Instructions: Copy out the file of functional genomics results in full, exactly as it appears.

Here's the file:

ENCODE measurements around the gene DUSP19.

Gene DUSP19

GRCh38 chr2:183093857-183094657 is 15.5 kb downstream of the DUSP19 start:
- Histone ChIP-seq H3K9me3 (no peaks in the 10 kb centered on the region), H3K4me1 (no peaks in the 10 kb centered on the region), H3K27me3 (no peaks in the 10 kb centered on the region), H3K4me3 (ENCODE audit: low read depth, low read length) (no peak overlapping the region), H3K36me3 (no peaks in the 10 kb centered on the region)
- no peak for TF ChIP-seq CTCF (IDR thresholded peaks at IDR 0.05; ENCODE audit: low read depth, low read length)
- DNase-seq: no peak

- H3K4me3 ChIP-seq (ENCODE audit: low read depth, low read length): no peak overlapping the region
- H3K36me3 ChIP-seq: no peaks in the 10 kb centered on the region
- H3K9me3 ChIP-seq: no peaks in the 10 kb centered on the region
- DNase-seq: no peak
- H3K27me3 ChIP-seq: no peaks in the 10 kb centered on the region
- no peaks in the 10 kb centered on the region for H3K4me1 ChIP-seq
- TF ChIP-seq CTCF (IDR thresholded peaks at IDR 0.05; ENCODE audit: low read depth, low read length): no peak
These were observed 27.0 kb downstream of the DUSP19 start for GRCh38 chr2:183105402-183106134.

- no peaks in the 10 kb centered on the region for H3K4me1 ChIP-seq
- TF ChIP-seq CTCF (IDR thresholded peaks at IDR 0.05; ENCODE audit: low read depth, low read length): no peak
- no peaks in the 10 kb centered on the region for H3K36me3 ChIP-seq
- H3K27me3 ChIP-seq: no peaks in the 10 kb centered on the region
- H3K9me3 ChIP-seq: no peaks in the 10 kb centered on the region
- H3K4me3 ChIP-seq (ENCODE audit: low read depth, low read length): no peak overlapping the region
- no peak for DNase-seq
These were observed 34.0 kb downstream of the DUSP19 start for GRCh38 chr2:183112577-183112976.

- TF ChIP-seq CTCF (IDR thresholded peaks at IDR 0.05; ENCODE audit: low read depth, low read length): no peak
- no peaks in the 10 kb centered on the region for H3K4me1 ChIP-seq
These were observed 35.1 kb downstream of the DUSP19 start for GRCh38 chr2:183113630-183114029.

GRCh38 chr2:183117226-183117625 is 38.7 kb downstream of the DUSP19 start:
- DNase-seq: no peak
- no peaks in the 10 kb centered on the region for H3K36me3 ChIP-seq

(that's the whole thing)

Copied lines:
ENCODE measurements around the gene DUSP19.

Gene DUSP19

GRCh38 chr2:183093857-183094657 is 15.5 kb downstream of the DUSP19 start:
- Histone ChIP-seq H3K9me3 (no peaks in the 10 kb centered on the region), H3K4me1 (no peaks in the 10 kb centered on the region), H3K27me3 (no peaks in the 10 kb centered on the region), H3K4me3 (ENCODE audit: low read depth, low read length) (no peak overlapping the region), H3K36me3 (no peaks in the 10 kb centered on the region)
- no peak for TF ChIP-seq CTCF (IDR thresholded peaks at IDR 0.05; ENCODE audit: low read depth, low read length)
- DNase-seq: no peak

- H3K4me3 ChIP-seq (ENCODE audit: low read depth, low read length): no peak overlapping the region
- H3K36me3 ChIP-seq: no peaks in the 10 kb centered on the region
- H3K9me3 ChIP-seq: no peaks in the 10 kb centered on the region
- DNase-seq: no peak
- H3K27me3 ChIP-seq: no peaks in the 10 kb centered on the region
- no peaks in the 10 kb centered on the region for H3K4me1 ChIP-seq
- TF ChIP-seq CTCF (IDR thresholded peaks at IDR 0.05; ENCODE audit: low read depth, low read length): no peak
These were observed 27.0 kb downstream of the DUSP19 start for GRCh38 chr2:183105402-183106134.

- no peaks in the 10 kb centered on the region for H3K4me1 ChIP-seq
- TF ChIP-seq CTCF (IDR thresholded peaks at IDR 0.05; ENCODE audit: low read depth, low read length): no peak
- no peaks in the 10 kb centered on the region for H3K36me3 ChIP-seq
- H3K27me3 ChIP-seq: no peaks in the 10 kb centered on the region
- H3K9me3 ChIP-seq: no peaks in the 10 kb centered on the region
- H3K4me3 ChIP-seq (ENCODE audit: low read depth, low read length): no peak overlapping the region
- no peak for DNase-seq
These were observed 34.0 kb downstream of the DUSP19 start for GRCh38 chr2:183112577-183112976.

- TF ChIP-seq CTCF (IDR thresholded peaks at IDR 0.05; ENCODE audit: low read depth, low read length): no peak
- no peaks in the 10 kb centered on the region for H3K4me1 ChIP-seq
These were observed 35.1 kb downstream of the DUSP19 start for GRCh38 chr2:183113630-183114029.

GRCh38 chr2:183117226-183117625 is 38.7 kb downstream of the DUSP19 start:
- DNase-seq: no peak
- no peaks in the 10 kb centered on the region for H3K36me3 ChIP-seq